When we consider all the elements of creating interior living environments – furniture, colour, textures and textiles, accessories, lighting and so on – artwork is probably the most subjective and personal.What defines art, and what does it mean to different people?This can span a wide range, from inexpensive decorative pieces found online or in a home store, all the way up to high-value original art works from top galleries. At DEKORA, we use it all – high and low – and for every kind of purpose, from the most basic décor accessorizing with manufactured pieces to selecting high-value original artwork that really speaks to us, and truly elevates the spaces where it’s seen and appreciated.
Since art is so personal and subjective, what better way to talk about it than giving our talented Style Team an opportunity to voice their individual thoughts on the topic? Here then are some riffs on art from four DEKORA stylists (and artists) – Shirley Wiebe, Brent Melnychuk, Barry Weiss and Matt Vanderwerff:
Shirley (On having original art in your home)
It's like having someone's presence in your day-to-day life - both the artist who did the work, and the essence of the work. People sometimes make a purchase to commemorate something - a birthday, an award, an anniversary - so the art is a reminder of the event itself. Art can be a reservoir, like a piece of music that evokes strong feelings. One can look at a piece of art in their home, go through a whole set of feelings and memories that seem to be held in place by the materiality of the piece. There's energy in a good piece of art, even though a piece may speak to one person and not another. It's an emotional response, or connection to a piece, that makes someone want to own it.
I always tell clients that if a piece speaks to them for whatever reason, then just go for it. Your home should have select things in it that make you feel amazing when they look at them. And it doesn't always have to be a large piece either; so many small things can create big emotion.
I also think in terms of ''vibrational objects'' which I liken to what Shirl says about energy contained in a piece. For me it's palpable, and I believe it's the reason that a visit to a great art museum can be exhausting! But that principle (vibrational quality) applies to authentic work only, and it exists in all genres. That is my advice to collectors – we all have preferences in our attraction for genre but authenticity is ultimately more important than category. The thing to do is find authenticity within the genre of choice.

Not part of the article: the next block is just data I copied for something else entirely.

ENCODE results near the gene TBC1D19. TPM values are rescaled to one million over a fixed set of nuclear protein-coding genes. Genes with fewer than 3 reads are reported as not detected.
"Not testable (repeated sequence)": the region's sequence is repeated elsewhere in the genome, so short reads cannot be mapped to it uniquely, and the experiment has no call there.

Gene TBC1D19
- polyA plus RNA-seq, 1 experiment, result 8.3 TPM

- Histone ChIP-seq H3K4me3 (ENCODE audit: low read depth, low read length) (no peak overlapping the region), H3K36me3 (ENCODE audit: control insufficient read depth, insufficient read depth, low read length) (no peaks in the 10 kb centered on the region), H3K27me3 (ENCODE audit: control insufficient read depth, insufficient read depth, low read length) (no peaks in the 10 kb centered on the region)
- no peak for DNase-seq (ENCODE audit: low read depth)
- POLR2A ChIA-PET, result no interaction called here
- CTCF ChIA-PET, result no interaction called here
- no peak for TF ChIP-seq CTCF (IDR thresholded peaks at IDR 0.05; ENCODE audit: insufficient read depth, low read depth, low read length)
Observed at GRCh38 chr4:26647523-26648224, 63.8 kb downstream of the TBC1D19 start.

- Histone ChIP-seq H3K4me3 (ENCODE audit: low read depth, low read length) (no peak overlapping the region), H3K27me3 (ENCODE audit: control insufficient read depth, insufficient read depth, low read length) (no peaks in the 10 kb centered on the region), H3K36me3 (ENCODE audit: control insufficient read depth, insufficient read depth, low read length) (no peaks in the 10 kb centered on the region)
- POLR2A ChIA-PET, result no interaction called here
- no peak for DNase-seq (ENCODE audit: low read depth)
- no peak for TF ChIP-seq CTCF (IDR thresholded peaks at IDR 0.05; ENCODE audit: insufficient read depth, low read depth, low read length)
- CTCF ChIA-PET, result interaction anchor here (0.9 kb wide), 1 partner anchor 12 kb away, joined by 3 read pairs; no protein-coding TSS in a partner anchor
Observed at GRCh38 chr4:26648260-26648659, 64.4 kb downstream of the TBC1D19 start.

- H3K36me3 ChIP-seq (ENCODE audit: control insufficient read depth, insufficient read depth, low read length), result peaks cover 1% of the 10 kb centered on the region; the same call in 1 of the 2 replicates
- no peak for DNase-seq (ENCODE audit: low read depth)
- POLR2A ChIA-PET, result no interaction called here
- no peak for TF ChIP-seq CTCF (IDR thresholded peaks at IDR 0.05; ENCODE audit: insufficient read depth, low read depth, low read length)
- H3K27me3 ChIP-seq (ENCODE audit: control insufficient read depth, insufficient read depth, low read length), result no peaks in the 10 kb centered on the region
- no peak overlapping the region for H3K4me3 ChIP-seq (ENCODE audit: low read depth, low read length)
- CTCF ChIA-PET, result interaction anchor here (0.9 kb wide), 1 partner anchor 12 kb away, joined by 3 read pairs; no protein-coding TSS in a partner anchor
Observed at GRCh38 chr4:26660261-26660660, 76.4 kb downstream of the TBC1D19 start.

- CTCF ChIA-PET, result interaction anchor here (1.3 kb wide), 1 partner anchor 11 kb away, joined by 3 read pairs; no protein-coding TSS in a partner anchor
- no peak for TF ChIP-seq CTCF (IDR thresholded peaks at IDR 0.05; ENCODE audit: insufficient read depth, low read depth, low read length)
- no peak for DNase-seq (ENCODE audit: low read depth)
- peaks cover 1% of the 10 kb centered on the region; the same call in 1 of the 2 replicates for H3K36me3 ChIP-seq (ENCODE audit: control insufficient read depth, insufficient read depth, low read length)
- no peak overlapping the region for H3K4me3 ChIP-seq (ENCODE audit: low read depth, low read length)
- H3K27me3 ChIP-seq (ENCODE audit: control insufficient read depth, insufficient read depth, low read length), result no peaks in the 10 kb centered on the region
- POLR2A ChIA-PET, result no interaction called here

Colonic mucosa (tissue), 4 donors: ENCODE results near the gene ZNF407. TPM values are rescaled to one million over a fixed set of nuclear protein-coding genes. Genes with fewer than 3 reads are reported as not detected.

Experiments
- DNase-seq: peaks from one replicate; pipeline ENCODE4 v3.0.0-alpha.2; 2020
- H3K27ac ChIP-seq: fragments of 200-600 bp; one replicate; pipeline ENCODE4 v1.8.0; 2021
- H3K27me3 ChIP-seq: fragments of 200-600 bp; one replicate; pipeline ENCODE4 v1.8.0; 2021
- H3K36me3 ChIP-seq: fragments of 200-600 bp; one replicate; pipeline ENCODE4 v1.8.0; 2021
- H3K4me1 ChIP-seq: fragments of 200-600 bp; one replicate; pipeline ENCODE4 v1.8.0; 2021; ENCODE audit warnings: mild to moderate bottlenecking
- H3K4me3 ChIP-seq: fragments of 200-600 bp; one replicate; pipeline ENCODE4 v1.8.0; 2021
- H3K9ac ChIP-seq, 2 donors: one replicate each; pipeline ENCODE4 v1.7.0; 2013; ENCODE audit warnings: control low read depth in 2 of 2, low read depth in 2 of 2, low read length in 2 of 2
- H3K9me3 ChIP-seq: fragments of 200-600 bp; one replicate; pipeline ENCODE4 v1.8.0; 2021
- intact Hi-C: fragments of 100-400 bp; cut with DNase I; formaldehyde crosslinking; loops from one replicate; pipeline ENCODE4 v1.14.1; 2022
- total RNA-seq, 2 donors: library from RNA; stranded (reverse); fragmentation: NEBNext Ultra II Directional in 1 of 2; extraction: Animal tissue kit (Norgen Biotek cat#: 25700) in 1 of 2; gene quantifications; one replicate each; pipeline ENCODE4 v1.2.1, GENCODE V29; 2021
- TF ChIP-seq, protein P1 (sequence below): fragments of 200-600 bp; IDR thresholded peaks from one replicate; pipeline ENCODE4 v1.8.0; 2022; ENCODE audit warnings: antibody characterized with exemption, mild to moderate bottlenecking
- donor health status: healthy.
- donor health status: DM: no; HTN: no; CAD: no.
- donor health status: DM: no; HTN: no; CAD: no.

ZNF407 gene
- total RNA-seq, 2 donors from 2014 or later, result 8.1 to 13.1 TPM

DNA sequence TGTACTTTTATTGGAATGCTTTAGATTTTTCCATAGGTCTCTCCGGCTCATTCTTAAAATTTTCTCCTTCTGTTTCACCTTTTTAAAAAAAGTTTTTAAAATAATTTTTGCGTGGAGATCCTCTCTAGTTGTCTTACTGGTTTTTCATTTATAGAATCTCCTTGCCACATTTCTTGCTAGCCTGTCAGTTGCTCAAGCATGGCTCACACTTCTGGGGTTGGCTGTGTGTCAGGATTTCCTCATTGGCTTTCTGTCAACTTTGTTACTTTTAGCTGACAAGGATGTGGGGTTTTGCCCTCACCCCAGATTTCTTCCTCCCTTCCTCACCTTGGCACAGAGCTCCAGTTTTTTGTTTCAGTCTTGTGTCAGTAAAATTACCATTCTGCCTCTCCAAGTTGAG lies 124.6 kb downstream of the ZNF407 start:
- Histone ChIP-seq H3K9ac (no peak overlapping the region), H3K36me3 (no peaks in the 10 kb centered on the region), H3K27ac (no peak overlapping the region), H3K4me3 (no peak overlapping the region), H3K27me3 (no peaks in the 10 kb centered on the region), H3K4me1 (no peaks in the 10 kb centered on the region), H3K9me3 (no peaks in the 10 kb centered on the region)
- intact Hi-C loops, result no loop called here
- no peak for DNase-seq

I also think as humans we are wired for the tactile, sensual experience of materials, crafted by fellow humans. Digital art and conceptual art can be interesting and beautiful, but it's short-sighted to assume that new media meets the subconscious criteria for what best enhances a living space. Original art, executed with integrity, intention, quality materials and skill adds value to an environment, and sets it apart.
When it comes to choosing art for interiors, too often artwork is treated as an afterthought. When chosen thoughtfully, art has the ability to transform a space and infuse it with personality. But how does this translate for the homeowner with an art collection comprised of maybe some inherited pieces and an original painting or two? While very few of us will be working with the budget of an art buyer we still want to invest our money wisely in pieces we love. Choosing a piece of art that really reflects who you are and what you love takes a bit more work than simply finding something to match your armchairs, but the process will be as inspiring and engaging as the piece you eventually choose. Finding a work that captures the creative expression of another, defines you and your taste, and can tie a room together may seem daunting, but it’s always exciting. The key here is to not go overboard; be subtle, yet deliberate. Find something that speaks to you.